Tune. Chuquimamani-Condori & Joshua Chuquimia Crampton


Tune — Exhibition, from

This exhibition is closed.


Exhibition overview

"From the darkness of eternal night, weaving twilight, weaving red through the heat of their voices, they say the ancestors were dancing, singing, “Desnudito, never let the light come/ Desnudito, never let the day arrive”, because they knew the approaching sunrise brought the mundo en policia (the policed world)." 

Chuquimamani-Condori is an artist and musician of the Pakaxa Aymara nation, who has also released work under her state name, Elysia Crampton Chuquimia. Her work focuses on questions of sovereignty, physics, and queer resistance, interweaving the past and present in a tone that both celebrates and mourns the “cacophony of the first aurora.”

Joshua Chuquimia Crampton: Yoru Night


Chuquimamani-Condori’s releases are knotted with traditional Aymara knowledge and praxis, including the notion of the dead “re-speaking” with the passage of each song as well as taypi or the center where “spacetimes co-mingle” as an attestation of nonlinear time and inseparability. Her sounds emerge between the horizons of American west coast post-minimalism as well as autochthonous Andean Aymara music, and her recent LP, ORCORARA 2010 (2020), originally debuted at the Biennale de l’Image en Mouvement 2018, interweaves acoustic guitars, droning synthesizers, piano and spoken word and guest singers.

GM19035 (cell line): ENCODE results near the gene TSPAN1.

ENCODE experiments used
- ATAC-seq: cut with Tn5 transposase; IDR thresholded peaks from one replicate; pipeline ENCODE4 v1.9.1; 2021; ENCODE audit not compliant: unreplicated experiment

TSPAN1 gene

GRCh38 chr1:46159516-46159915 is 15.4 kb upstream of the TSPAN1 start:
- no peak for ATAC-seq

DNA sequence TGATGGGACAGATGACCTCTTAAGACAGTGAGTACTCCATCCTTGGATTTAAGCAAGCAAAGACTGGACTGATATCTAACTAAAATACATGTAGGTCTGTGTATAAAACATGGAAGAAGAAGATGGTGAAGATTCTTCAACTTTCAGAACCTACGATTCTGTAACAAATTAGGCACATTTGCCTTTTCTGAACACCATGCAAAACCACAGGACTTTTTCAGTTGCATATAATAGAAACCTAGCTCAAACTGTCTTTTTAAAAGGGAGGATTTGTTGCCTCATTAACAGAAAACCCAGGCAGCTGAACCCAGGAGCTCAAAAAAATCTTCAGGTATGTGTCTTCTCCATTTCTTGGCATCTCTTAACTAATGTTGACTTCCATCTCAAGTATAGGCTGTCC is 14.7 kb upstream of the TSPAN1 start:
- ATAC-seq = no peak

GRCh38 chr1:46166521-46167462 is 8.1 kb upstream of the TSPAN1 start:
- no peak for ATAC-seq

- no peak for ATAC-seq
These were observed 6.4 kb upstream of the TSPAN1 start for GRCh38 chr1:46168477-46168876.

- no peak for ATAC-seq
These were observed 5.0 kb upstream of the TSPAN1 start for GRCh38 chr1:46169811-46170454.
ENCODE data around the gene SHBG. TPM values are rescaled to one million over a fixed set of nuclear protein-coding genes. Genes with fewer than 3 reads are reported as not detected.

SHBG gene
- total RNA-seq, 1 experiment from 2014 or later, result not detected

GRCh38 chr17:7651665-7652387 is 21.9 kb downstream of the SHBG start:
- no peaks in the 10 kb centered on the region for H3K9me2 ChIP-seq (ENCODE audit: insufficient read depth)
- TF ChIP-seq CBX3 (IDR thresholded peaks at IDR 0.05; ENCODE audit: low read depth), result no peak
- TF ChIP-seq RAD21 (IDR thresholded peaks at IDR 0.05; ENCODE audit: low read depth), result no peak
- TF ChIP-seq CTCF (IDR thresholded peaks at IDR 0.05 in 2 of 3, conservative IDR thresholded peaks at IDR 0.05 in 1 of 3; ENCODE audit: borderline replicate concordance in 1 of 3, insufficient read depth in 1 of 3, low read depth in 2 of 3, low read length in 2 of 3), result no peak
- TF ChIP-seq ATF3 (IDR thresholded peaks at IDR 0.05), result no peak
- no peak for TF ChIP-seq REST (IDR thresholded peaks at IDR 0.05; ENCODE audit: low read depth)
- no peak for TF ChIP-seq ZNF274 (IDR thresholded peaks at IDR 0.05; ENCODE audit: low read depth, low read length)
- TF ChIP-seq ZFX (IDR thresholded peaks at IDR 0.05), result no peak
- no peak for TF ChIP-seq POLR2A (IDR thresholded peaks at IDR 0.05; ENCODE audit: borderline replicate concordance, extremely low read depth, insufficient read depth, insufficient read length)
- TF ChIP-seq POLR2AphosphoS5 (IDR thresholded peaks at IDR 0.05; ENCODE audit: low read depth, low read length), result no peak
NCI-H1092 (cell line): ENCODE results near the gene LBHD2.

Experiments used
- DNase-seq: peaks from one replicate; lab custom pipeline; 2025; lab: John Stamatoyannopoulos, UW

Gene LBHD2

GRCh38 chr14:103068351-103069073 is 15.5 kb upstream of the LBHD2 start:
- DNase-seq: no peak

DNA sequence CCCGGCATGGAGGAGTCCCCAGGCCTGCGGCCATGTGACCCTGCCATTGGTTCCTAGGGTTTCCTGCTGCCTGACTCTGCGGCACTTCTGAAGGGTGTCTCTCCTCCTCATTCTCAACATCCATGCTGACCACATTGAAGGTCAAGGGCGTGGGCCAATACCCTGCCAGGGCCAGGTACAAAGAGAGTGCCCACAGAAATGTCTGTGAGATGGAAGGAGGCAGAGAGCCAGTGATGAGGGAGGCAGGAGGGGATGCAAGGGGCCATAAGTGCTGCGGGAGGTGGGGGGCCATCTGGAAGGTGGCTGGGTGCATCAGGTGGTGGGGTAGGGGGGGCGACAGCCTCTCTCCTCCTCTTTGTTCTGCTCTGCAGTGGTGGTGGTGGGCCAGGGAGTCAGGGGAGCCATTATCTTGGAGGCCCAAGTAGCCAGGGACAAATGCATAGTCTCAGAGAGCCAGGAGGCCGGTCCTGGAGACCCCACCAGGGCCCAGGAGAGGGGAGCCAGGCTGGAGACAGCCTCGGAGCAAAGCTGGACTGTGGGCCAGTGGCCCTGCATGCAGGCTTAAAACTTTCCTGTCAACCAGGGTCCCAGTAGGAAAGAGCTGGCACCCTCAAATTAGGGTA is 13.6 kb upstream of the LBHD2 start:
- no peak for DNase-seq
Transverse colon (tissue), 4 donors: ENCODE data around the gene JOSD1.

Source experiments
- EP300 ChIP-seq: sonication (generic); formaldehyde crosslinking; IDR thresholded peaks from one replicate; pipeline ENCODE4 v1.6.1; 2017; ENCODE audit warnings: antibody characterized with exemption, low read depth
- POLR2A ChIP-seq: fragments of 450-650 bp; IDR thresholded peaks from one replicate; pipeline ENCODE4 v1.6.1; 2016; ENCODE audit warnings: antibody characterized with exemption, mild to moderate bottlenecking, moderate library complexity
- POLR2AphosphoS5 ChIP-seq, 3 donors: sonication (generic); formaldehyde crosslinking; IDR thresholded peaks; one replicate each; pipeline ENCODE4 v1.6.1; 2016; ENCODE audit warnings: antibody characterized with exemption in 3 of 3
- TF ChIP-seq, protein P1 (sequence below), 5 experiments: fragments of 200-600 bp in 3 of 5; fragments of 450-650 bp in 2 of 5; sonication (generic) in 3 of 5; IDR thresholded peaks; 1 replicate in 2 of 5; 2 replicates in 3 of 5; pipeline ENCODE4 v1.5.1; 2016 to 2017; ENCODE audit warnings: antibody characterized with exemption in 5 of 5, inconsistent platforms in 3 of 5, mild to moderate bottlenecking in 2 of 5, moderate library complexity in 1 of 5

Her brother Joshua Chuquimia Crampton is an LA-based Aymara guitarist, composer and multi-media artist whose most recent releases include 4 (2021) and The Heart’s Wash (2020), a full-length project of solo guitar compositions that are as meditative and wandering as they are viscerally raw and immediate.

Haus der Kunst co-produces their first film commission, alongside Auto Italia and Centre d’Art Contemporain Genève. Amaru's Tongue: Daughter, produced and directed by Chuquimamani-Condori and Joshua Chuquimia Crampton will be premiered at Haus der Kunst and simultaneously screened in London at Autoitalia during Frieze week. In the film the artists enact a ceremony for their grandmother and explore their family’s rituals around death. Underpinned by the indigenous nation’s abolitionist traditions as inseparable from the Black radical tradition, the project attests to different spacetimes and ways of imagining as ‘abolition geographies’ (Ruthie Wilson Gilmore, 2017).

Chuquimamani-Condori will present an introductory lecture on the themes of the film, and together with Joshua Chuquimia Crampton, will also present a live music performance in the West Fluegel, with their film being installed in the South Gallery for ten days. The artwork for the TUNE programme is an image by Joshua Chuquimia Crampton, with the snake representing several of the themes presented throughout the film.